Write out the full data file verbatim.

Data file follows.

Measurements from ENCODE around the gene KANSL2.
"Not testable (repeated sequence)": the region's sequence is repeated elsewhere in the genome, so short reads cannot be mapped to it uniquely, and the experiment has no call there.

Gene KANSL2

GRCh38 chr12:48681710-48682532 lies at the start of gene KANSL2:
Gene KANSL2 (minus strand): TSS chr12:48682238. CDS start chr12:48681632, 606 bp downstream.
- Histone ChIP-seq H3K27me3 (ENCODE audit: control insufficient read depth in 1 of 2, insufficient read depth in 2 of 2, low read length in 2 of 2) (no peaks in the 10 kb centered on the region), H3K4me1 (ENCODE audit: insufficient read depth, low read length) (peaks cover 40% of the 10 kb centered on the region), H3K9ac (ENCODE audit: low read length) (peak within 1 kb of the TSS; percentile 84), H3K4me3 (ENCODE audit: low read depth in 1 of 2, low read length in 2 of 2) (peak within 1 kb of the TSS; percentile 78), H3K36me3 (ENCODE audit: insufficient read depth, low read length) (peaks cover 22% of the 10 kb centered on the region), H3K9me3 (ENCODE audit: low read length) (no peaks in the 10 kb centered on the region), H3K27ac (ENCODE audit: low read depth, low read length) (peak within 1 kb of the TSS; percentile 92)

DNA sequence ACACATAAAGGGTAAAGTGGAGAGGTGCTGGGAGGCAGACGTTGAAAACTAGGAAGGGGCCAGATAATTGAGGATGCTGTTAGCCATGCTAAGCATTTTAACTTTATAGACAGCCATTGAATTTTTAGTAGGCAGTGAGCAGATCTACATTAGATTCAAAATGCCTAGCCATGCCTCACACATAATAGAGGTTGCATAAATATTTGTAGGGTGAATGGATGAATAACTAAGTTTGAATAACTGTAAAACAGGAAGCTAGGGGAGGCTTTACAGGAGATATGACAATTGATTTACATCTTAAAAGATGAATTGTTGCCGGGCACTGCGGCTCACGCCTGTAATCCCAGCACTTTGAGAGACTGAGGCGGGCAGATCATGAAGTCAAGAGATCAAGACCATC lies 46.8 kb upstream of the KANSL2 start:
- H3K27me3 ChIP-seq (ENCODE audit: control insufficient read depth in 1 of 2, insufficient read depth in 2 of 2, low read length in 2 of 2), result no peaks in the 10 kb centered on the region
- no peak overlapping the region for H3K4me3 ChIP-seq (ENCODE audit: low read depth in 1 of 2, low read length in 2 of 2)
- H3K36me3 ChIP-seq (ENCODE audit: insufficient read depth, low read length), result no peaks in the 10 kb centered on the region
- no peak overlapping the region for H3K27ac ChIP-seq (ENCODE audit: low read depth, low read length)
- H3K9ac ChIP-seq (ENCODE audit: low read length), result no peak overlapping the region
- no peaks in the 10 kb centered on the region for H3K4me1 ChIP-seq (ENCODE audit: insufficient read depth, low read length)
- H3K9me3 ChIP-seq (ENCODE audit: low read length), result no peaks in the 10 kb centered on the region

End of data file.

Measurements from ENCODE around the gene KANSL2.
"Not testable (repeated sequence)": the region's sequence is repeated elsewhere in the genome, so short reads cannot be mapped to it uniquely, and the experiment has no call there.

Gene KANSL2

GRCh38 chr12:48681710-48682532 lies at the start of gene KANSL2:
Gene KANSL2 (minus strand): TSS chr12:48682238. CDS start chr12:48681632, 606 bp downstream.
- Histone ChIP-seq H3K27me3 (ENCODE audit: control insufficient read depth in 1 of 2, insufficient read depth in 2 of 2, low read length in 2 of 2) (no peaks in the 10 kb centered on the region), H3K4me1 (ENCODE audit: insufficient read depth, low read length) (peaks cover 40% of the 10 kb centered on the region), H3K9ac (ENCODE audit: low read length) (peak within 1 kb of the TSS; percentile 84), H3K4me3 (ENCODE audit: low read depth in 1 of 2, low read length in 2 of 2) (peak within 1 kb of the TSS; percentile 78), H3K36me3 (ENCODE audit: insufficient read depth, low read length) (peaks cover 22% of the 10 kb centered on the region), H3K9me3 (ENCODE audit: low read length) (no peaks in the 10 kb centered on the region), H3K27ac (ENCODE audit: low read depth, low read length) (peak within 1 kb of the TSS; percentile 92)

DNA sequence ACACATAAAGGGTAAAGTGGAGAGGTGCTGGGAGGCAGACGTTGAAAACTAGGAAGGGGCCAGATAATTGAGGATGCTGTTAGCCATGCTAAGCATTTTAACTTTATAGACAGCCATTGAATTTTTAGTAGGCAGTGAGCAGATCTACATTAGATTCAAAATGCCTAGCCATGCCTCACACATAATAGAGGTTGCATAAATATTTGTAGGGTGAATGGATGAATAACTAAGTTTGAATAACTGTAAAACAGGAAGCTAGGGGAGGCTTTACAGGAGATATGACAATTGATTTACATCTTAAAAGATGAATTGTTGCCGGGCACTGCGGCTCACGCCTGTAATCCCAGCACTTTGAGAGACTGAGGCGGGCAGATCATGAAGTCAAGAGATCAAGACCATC lies 46.8 kb upstream of the KANSL2 start:
- H3K27me3 ChIP-seq (ENCODE audit: control insufficient read depth in 1 of 2, insufficient read depth in 2 of 2, low read length in 2 of 2), result no peaks in the 10 kb centered on the region
- no peak overlapping the region for H3K4me3 ChIP-seq (ENCODE audit: low read depth in 1 of 2, low read length in 2 of 2)
- H3K36me3 ChIP-seq (ENCODE audit: insufficient read depth, low read length), result no peaks in the 10 kb centered on the region
- no peak overlapping the region for H3K27ac ChIP-seq (ENCODE audit: low read depth, low read length)
- H3K9ac ChIP-seq (ENCODE audit: low read length), result no peak overlapping the region
- no peaks in the 10 kb centered on the region for H3K4me1 ChIP-seq (ENCODE audit: insufficient read depth, low read length)
- H3K9me3 ChIP-seq (ENCODE audit: low read length), result no peaks in the 10 kb centered on the region